Usually, a yoga class might consist of a number of active postures, followed by Savasana, a period of ‘active relaxation’.
This active relaxation helps us to bring ourselves back into balance by just being instead of doing. Similarly, restorative yoga is more about just being, and less about doing any active movements. With the support of props such as blankets, bolsters, chairs, walls, and blocks, postures are adapted from supine, prone, or inverted positions. The body can then fully relax, physically and mentally, into the posture for 3-5 minutes or longer. There is no strain, and the body is still being passively stimulated while remaining relaxed.
Our energy and body rhythms vary according to time of day, time of year, and time of life generally. Our practice can therefore reflect, and respect, that energy. For example, if you are suffering from chronic stress, have experienced illness or injury, feel weak or fatigued, then practicing yoga in this way can have enormous benefit. These benefits can include better circulatory and lymphatic circulation, better spinal health, reduced heartrate, slower breathing, improved digestion, and regulated blood pressure. However, you don’t need to wait until you are at that point, to slow down. Practicing once a week, or integrating a couple of restorative poses into an active practice can feel very liberating for the soul. So why not give it a try?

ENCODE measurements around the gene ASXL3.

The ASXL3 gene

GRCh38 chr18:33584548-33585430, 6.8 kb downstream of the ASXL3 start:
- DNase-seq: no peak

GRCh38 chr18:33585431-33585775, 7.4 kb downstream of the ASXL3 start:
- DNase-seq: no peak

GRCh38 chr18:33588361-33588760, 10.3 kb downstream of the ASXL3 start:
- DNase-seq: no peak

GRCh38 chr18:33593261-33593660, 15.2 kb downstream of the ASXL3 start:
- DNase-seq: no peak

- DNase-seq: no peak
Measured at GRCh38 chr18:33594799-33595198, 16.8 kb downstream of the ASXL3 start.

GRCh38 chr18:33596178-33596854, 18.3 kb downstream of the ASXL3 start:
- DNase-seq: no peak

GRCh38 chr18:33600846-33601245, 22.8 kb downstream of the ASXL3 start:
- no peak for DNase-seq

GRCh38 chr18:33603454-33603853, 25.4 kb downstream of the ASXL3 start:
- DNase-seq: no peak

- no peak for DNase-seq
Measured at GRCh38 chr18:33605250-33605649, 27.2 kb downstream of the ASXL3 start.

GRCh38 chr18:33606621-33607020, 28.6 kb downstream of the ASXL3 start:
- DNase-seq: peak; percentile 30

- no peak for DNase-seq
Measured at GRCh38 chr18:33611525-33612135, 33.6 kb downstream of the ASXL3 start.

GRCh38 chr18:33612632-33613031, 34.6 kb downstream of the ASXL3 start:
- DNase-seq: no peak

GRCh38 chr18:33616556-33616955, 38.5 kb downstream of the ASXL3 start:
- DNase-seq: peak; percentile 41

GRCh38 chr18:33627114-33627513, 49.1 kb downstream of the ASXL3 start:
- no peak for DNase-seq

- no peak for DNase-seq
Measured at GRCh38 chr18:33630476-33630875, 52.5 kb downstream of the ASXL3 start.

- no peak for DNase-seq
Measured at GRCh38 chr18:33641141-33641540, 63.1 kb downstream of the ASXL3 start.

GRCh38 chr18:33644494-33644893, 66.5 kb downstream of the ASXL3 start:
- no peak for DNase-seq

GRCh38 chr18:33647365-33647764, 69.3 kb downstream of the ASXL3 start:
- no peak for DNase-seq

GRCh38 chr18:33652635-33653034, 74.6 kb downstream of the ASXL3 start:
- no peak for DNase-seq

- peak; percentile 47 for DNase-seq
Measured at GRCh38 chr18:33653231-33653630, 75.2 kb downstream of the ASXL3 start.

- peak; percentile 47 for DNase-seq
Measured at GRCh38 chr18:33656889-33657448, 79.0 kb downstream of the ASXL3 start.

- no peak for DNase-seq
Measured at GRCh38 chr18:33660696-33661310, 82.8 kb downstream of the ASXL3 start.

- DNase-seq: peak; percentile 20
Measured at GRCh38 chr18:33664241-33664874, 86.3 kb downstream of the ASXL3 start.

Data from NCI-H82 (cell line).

With respect to B.K.S. Iyengar, who is credited to have developed the use of props to modify poses so that students could practice without strain, and to Judith Hanson Lasater, physical therapist, senior yoga teacher and advocate of restorative yoga.